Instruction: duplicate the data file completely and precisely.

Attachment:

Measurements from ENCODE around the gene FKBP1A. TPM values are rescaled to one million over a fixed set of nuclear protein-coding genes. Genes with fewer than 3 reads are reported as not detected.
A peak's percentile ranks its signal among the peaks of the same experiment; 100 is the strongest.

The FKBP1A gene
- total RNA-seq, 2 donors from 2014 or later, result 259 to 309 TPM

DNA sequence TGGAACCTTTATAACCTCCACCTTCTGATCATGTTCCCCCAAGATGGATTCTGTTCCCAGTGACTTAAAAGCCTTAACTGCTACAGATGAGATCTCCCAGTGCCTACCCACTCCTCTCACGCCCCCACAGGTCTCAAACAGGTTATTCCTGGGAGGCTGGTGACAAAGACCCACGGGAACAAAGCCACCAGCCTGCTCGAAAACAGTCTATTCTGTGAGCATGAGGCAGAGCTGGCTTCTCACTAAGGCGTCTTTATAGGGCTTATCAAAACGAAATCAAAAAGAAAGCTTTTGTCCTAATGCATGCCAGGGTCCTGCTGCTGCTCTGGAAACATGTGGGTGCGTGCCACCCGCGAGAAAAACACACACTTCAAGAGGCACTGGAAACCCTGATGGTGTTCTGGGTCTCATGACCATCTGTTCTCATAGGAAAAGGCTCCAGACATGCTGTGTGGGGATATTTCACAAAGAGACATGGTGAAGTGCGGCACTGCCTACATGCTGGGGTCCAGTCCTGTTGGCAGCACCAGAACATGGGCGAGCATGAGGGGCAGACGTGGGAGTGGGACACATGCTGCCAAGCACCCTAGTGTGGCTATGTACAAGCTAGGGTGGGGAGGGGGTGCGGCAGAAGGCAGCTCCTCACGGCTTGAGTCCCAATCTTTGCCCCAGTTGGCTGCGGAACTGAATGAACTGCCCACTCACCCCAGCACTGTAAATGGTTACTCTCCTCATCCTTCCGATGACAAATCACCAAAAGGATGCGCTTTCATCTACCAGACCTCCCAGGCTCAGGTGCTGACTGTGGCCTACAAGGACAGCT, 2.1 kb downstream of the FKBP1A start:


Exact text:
Measurements from ENCODE around the gene FKBP1A. TPM values are rescaled to one million over a fixed set of nuclear protein-coding genes. Genes with fewer than 3 reads are reported as not detected.
A peak's percentile ranks its signal among the peaks of the same experiment; 100 is the strongest.

The FKBP1A gene
- total RNA-seq, 2 donors from 2014 or later, result 259 to 309 TPM

DNA sequence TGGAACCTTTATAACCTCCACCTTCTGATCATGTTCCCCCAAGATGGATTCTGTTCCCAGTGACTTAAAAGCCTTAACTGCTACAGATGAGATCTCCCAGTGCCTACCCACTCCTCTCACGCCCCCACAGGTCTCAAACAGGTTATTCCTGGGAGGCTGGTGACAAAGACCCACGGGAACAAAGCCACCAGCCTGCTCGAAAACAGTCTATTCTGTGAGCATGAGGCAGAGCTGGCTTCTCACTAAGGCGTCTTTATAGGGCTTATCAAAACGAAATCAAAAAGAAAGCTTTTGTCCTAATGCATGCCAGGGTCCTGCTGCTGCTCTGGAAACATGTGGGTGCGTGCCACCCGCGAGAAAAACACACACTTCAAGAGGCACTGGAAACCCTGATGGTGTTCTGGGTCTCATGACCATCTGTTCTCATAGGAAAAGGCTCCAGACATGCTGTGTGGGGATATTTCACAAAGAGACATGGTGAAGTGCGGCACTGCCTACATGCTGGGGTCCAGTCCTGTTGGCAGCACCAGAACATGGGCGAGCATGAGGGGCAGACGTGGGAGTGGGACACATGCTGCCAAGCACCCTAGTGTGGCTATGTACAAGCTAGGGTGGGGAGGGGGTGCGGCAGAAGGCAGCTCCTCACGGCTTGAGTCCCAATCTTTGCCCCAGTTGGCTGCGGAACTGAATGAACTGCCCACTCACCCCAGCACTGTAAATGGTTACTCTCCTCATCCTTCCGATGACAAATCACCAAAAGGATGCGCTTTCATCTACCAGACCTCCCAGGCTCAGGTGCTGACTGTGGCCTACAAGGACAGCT, 2.1 kb downstream of the FKBP1A start: